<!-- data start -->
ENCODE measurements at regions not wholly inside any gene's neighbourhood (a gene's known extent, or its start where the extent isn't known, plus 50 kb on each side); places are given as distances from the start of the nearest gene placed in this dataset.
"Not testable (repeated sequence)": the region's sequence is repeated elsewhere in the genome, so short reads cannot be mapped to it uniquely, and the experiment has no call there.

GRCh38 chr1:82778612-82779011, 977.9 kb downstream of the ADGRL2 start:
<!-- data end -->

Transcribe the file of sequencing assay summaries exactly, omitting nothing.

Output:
ENCODE measurements at regions not wholly inside any gene's neighbourhood (a gene's known extent, or its start where the extent isn't known, plus 50 kb on each side); places are given as distances from the start of the nearest gene placed in this dataset.
"Not testable (repeated sequence)": the region's sequence is repeated elsewhere in the genome, so short reads cannot be mapped to it uniquely, and the experiment has no call there.

GRCh38 chr1:82778612-82779011, 977.9 kb downstream of the ADGRL2 start: